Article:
Grand Rapids implements pedestrian safety campaign
Officials from Grand Rapids introduced the city’s first-ever pedestrian safety campaign Monday, Sept. 11, at a press conference in Wilcox Park. The first stage of the campaign focuses on 21 enforcement zones around Grand Rapids that will be marked with bright orange signs.
“At these locations, Grand Rapids police officers will observe pedestrians and motorist behavior and their interactions with each other,” said Chris Zull, the traffic safety manager for Grand Rapids. The zones will be active through Friday, Sept. 22.
“The officers will not be there to issue citations," Zull said. "Rather, as necessary, they will provide warnings and education about the pedestrian safety laws in Grand Rapids."
The campaign is being funded with a $120,000 grant from the Michigan Office of Highway Safety Planning and is intended to help shape regulation, policy, engineering, education and enforcement surrounding the safety of people walking in Grand Rapids.
“Information that we gather during this first phase will help the city develop a comprehensive plan that will achieve significant, lasting improvements in pedestrian safety,” said City Commissioner Ruth Kelly. She highlighted the need for the program by quoting annual crash statistics compiled by the state that show the higher-than-average rate of crashes involving pedestrians in Grand Rapids.
“It’s just slightly below Oakland County’s 866 crashes, despite Kent County having roughly only half of Oakland County’s population,” she said, citing statistics taken between 2012 and 2015. Kent County recorded 790 pedestrian-involved crashes.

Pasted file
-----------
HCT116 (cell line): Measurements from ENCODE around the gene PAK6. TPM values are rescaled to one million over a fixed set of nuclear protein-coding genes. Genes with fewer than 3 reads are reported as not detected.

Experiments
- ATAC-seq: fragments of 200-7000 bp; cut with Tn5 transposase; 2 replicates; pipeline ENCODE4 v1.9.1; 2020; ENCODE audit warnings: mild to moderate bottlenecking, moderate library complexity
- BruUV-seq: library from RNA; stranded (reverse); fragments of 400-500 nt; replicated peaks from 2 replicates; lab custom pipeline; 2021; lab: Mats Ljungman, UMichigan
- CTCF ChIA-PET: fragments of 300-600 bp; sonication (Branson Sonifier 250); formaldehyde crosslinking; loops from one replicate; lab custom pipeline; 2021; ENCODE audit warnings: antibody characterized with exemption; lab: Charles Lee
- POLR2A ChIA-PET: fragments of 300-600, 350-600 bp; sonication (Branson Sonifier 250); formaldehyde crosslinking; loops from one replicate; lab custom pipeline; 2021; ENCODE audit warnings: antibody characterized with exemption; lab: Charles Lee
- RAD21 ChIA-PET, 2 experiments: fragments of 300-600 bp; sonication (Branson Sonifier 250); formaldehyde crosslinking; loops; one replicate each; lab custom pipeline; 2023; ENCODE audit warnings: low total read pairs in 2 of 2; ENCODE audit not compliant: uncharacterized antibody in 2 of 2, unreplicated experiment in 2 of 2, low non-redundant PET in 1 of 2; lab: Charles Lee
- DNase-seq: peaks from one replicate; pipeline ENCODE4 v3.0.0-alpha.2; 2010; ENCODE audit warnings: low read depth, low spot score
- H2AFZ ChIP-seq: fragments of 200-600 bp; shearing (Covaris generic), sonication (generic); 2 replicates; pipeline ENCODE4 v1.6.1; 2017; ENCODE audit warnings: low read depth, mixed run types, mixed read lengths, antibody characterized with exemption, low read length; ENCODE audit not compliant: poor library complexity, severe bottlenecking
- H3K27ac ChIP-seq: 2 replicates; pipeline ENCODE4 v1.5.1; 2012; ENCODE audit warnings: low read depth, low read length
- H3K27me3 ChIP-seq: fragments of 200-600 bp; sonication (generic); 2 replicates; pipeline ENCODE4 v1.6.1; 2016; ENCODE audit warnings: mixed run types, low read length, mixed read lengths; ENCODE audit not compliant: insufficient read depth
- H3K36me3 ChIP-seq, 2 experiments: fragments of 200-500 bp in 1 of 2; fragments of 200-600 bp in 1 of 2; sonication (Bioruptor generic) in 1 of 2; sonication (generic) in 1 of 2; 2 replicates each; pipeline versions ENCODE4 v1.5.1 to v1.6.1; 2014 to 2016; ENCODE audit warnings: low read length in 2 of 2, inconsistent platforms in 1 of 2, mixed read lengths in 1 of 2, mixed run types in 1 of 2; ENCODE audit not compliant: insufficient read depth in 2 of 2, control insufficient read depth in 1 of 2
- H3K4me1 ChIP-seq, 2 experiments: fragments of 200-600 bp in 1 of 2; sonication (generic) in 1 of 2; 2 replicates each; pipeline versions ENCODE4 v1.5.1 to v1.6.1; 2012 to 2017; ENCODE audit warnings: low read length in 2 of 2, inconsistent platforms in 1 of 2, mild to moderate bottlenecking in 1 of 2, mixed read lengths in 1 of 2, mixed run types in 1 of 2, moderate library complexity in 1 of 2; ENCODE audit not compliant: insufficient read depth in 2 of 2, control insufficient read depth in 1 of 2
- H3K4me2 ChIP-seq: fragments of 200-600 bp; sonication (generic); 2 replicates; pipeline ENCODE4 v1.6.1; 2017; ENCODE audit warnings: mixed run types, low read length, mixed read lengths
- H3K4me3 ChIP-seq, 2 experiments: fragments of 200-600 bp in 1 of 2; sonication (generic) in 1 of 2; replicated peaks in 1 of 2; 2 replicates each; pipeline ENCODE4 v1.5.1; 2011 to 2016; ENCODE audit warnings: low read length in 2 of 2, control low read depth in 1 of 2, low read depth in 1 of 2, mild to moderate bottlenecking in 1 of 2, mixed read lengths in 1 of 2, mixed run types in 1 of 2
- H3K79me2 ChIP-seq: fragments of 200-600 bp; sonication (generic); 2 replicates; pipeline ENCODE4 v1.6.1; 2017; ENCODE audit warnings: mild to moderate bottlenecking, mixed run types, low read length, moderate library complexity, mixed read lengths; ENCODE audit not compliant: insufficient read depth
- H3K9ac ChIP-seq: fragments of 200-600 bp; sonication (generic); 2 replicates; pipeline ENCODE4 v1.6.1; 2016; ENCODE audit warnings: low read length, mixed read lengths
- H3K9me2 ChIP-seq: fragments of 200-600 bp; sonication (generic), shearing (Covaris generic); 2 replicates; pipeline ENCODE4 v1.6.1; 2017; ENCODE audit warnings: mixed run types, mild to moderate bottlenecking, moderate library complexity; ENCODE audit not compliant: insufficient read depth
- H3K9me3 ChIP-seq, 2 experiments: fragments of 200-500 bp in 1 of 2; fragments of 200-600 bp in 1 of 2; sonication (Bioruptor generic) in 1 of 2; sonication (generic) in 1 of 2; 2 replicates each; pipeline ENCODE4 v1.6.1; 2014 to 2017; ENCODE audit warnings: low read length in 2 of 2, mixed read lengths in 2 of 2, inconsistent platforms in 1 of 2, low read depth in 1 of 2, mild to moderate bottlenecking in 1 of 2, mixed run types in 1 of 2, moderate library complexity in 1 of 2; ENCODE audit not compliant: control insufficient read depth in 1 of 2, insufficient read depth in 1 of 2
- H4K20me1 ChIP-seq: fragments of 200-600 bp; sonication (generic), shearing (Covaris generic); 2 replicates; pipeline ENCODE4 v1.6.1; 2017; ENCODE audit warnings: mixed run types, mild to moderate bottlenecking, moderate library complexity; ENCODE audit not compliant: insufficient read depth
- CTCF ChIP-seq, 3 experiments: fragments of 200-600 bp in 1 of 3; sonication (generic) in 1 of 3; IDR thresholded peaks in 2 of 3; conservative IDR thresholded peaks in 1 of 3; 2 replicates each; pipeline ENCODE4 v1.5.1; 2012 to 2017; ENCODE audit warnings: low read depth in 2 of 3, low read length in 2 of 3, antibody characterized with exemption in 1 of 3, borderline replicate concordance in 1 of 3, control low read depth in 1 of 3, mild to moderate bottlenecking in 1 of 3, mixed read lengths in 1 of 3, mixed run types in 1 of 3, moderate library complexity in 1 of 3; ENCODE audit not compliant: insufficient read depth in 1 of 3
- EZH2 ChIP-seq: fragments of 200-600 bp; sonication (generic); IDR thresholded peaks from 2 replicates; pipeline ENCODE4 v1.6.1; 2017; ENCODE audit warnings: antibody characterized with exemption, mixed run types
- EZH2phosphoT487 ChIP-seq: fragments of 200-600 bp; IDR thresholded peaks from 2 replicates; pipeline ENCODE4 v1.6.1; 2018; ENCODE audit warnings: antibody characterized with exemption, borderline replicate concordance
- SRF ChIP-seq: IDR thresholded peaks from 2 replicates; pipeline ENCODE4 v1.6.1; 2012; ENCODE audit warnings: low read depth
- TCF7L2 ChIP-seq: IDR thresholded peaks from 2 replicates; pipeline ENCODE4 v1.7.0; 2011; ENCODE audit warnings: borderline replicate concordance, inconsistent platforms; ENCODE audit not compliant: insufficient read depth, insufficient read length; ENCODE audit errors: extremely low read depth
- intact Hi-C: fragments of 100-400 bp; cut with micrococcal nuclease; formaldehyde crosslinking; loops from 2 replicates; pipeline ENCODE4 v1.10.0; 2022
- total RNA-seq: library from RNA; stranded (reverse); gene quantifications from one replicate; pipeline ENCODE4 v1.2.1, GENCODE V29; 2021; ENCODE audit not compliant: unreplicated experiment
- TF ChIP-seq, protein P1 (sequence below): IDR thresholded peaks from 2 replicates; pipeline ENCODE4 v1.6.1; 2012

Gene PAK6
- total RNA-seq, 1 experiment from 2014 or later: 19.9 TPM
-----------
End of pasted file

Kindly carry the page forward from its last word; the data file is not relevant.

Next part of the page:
“We chose these locations for the high-visibility enforcement based on their high rate of motor and foot traffic," said Lt. Dave Schnurstein of the Grand Rapids Police Department. The intersections are scattered around the city, with some placed in each of the three wards.
“When my classes get out, some people just walk in front of cars,” said Katelyn Kuenzel, pointing at the crosswalk between Secchia Hall and the Richard M. DeVos Center on Grand Valley State University's Pew Campus. Kuenzel is a senior at GVSU enrolled in the nursing program.
“College kids don’t pay attention,” she said.
Lindsey Wabeke, GVSU senior who is enrolled in the elementary education program, takes the bus to and from class as often as possible.
“The only place I worry about is the Garfield stop,” she said. The bus stop near the corner of Fulton Street and Garfield Avenue is not in one of the enforcement zones.
State Reps. Winnie Brinks and David LaGrande, both members of the Democratic Party, each voiced their support for the new project. Brinks highlighted the past success of the “Driving Change” bicycle safety program; LaGrande focused on potential driver responsibility laws and introduced different technologies that could be used to aid pedestrian safety.
“Our signals tend to be car-centric, and they don’t give pedestrians all the information they need,” he said.
Ron Van Houten, a psychology professor and traffic and pedestrian safety expert at Western Michigan University, implored drivers to work to change their behavior to be more safe on the road.
“You don’t hit what you’re looking for,” he said. “You have to train yourself to start looking for all the road users.”